A simple blood transfusion, which involves hooking up an IV and pumping the plasma of a healthy person into the veins of someone who's undergone surgery or been in a car crash, for example, is one of the safest life-saving procedures available. Every year in the US, nurses perform about 14.6 million of them, which means about 40,000 blood transfusions happen on any given day.
But as far as young blood is concerned - and its alleged potential to fight aging - the science remains unclear.
"There's just no clinical evidence [that the treatment will be beneficial], and you're basically abusing people's trust and the public excitement around this," Stanford University neuroscientist Tony Wyss-Coray, who led a 2014 study of young plasma in mice, recently told Science magazine.
Karmazin is still optimistic. He got the idea for his company as a medical student at Stanford and an intern at the National Institute on Aging, where he watched dozens of traditional blood transfusions performed safely.
"Some patients got young blood and others got older blood, and I was able to do some statistics on it, and the results looked really awesome," Karmazin told Business Insider last year. "And I thought, this is the kind of therapy that I'd want to be available to me."
So far, no one knows if young blood transfusions can be reliably linked to a single health benefit in people.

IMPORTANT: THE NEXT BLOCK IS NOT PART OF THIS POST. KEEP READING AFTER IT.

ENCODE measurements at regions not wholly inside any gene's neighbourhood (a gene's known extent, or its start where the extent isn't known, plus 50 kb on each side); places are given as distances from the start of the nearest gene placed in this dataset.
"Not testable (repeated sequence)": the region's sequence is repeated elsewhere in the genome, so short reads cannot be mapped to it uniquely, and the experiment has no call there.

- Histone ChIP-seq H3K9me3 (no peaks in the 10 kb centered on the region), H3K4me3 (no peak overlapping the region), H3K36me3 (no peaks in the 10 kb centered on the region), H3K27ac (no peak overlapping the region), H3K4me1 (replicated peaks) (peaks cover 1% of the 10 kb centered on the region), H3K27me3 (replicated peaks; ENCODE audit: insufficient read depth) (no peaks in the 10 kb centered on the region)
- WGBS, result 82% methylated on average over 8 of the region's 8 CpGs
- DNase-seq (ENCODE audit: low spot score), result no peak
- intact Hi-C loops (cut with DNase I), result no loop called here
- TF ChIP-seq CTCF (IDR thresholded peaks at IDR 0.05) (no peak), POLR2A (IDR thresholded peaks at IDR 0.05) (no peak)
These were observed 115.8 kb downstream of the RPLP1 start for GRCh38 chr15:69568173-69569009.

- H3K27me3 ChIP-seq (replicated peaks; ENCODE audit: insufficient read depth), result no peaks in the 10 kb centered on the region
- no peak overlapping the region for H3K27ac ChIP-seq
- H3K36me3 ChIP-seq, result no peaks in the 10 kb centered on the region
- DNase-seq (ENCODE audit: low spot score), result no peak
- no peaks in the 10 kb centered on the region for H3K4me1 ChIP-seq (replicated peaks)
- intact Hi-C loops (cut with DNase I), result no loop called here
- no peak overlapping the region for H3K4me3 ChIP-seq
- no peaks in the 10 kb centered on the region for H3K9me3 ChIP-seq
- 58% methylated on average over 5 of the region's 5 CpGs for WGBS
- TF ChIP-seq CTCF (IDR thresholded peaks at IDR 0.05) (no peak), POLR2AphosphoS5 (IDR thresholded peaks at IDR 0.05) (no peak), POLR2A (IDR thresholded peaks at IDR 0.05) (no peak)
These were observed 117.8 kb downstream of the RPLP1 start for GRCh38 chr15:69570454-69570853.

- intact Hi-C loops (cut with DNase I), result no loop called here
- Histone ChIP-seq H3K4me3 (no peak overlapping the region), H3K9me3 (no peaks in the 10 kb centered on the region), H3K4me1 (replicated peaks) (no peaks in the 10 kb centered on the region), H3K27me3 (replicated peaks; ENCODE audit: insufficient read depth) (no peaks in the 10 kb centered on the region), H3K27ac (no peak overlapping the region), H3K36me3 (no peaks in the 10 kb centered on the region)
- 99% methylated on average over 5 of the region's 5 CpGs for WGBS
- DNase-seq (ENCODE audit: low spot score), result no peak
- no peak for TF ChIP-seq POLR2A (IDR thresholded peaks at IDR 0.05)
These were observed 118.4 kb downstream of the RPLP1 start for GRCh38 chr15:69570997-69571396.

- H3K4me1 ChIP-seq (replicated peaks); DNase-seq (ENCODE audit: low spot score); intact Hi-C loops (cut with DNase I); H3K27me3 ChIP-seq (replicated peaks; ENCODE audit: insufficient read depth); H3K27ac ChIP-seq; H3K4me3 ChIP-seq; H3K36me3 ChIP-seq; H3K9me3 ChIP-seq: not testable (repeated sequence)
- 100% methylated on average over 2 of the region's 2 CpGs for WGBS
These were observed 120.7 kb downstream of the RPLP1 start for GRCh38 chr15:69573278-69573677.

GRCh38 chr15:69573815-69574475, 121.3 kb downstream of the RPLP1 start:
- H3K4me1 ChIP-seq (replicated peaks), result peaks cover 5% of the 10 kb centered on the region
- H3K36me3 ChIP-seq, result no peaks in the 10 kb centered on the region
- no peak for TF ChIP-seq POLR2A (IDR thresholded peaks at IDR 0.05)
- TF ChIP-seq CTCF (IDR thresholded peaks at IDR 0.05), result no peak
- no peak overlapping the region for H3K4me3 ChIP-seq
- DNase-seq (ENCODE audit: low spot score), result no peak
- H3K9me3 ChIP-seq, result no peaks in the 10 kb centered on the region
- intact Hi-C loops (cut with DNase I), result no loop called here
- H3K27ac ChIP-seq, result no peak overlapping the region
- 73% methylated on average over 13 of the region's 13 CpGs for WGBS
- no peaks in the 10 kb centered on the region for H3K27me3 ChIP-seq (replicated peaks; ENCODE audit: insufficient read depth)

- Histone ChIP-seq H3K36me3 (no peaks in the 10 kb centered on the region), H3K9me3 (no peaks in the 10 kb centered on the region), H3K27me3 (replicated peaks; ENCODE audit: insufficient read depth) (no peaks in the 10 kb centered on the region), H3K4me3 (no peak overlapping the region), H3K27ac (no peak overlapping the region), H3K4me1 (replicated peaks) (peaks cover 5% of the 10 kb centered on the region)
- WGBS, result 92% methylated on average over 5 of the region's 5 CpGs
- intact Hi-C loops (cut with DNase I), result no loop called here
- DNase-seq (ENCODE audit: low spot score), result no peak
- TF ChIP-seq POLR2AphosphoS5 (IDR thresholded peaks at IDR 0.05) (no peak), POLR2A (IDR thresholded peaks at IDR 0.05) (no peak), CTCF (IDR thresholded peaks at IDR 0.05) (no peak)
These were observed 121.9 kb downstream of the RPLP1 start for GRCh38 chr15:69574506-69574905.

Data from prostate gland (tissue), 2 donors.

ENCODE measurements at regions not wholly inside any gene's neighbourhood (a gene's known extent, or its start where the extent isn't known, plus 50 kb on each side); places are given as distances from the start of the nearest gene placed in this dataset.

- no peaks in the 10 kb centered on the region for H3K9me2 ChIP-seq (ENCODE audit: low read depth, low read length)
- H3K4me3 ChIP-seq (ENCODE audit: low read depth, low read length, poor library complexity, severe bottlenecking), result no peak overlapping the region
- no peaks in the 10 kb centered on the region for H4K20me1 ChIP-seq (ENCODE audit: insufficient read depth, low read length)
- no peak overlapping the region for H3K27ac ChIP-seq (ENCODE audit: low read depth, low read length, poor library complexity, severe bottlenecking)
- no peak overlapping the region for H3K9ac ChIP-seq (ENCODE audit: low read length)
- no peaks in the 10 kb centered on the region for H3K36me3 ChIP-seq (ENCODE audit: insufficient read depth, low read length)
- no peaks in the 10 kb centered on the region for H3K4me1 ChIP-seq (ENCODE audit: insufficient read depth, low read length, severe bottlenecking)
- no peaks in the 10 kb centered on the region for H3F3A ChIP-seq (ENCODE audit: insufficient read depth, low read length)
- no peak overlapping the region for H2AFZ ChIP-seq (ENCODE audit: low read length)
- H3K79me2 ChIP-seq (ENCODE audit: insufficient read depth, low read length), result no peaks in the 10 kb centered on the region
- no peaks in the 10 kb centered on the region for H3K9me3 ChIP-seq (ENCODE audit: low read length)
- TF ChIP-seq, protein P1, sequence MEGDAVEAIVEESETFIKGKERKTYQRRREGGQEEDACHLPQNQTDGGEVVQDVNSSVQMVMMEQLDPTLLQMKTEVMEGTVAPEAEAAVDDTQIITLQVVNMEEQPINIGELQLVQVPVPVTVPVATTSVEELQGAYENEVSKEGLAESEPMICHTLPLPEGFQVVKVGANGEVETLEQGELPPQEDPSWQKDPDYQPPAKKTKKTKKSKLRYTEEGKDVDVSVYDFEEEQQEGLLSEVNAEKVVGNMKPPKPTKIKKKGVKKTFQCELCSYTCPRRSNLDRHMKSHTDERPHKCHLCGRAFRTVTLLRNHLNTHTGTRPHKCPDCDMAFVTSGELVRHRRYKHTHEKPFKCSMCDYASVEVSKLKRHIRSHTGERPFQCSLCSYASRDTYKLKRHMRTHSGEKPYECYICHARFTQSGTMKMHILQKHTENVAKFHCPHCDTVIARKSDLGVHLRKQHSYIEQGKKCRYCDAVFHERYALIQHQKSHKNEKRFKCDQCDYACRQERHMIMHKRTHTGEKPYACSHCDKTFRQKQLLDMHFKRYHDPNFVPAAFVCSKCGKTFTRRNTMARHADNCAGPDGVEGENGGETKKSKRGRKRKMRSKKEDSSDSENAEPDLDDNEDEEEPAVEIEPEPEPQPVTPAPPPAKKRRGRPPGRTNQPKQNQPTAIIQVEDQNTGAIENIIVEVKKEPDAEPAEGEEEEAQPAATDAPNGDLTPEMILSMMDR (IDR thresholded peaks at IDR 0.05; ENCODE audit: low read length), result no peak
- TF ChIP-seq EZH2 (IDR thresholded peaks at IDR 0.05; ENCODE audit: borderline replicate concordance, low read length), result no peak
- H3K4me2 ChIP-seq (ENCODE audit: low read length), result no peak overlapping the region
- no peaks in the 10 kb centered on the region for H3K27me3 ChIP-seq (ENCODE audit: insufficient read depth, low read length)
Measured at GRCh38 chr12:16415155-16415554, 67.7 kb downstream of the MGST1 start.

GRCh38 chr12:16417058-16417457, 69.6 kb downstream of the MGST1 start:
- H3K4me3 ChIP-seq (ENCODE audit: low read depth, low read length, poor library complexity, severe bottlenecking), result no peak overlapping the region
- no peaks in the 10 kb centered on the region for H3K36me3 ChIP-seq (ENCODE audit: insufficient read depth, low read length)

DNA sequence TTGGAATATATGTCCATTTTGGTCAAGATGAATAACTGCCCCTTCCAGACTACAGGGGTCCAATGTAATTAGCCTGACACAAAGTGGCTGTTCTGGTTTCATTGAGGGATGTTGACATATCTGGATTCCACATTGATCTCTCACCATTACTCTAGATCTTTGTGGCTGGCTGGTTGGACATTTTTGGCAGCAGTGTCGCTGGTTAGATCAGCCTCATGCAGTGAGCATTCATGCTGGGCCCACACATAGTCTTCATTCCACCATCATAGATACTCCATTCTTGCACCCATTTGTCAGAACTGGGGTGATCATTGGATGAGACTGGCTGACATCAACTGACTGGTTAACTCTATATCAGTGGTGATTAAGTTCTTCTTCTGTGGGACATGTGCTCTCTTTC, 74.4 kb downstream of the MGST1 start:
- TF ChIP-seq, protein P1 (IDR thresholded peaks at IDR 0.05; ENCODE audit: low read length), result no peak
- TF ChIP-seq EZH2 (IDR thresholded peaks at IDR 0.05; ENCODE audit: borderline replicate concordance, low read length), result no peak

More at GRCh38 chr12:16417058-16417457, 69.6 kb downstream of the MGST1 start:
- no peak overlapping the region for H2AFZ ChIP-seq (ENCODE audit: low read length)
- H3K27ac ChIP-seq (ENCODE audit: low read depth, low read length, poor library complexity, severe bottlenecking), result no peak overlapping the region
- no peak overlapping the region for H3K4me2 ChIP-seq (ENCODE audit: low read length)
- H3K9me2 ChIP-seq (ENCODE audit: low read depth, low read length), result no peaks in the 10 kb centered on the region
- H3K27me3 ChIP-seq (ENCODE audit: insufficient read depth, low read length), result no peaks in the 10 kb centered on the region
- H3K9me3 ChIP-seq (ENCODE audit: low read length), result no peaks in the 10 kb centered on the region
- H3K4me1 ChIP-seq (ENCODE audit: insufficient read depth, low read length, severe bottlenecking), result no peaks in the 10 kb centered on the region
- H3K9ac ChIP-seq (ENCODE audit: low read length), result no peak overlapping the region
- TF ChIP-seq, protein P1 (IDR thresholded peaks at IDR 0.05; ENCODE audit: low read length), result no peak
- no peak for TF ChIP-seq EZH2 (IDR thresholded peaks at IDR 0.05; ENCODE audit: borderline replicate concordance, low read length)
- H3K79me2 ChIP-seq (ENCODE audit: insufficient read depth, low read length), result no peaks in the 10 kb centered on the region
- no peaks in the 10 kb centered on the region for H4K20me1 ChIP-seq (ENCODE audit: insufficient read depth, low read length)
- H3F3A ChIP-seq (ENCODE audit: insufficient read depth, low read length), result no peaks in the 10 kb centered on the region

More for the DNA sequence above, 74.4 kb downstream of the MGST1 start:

Karmazin said "many" of the roughly 150 people who've received the treatment have noted benefits that include renewed focus, better memory and sleep, and improved appearance and muscle tone.
But it's tough to quantify these benefits before the study findings are made public. There's also the possibility that simply traveling to a lab in Monterey and paying to enroll in the study could have made patients feel better.
Studies in mice don't necessarily translate to results in people
Karmazin was inspired to create his blood infusion treatment after seeing seeing several mouse studies that involve parabiosis, a 150-year-old surgical technique that connects the veins of two living animals. (The word comes from the Greek words para, or "beside," and bio, or "life.")
Irina Conboy, a bioengineering professor at the University of California at Berkeley who pioneered one of these parabiosis studies in mice in 2005, found evidence that the exchange had done something positive for the health of the older mouse who received the blood of the younger mouse. But the animals weren't simply swapping blood - the older rodent was also reaping the benefits of the younger one's more vibrant internal organs and circulatory system.
In other words, the researchers couldn't say for sure whether it was the blood itself that was doing the apparent reviving or if the fact that the animals were linked in other ways was responsible for those perceived benefits.
In 2016, Conboy and her team ran another study to see what would happen if they merely exchanged the rodents' blood without connecting their bodies in any way. They found that while the muscle tissue in the older mice appeared to benefit slightly from the younger blood, they still couldn't say for sure that these modest benefits were coming from the young blood itself. After all, the experiment had also fundamentally changed the older mouse blood by diluting it.
"The effects of young blood on old tissue seems to be rejuvenating; however, there is no concrete evidence that young blood is what is causing the change in results. It may very well be the dilution of old blood," Ranveer Gathwala, a UC Berkeley stem-cell researcher in Conboy's lab who co-authored the 2016 paper, previously told Business Insider.
Nevertheless, Karmazin remains hopeful that the benefits he said he's witnessing are the result of young blood transfusions.
"I'm really happy with the results we're seeing," he said.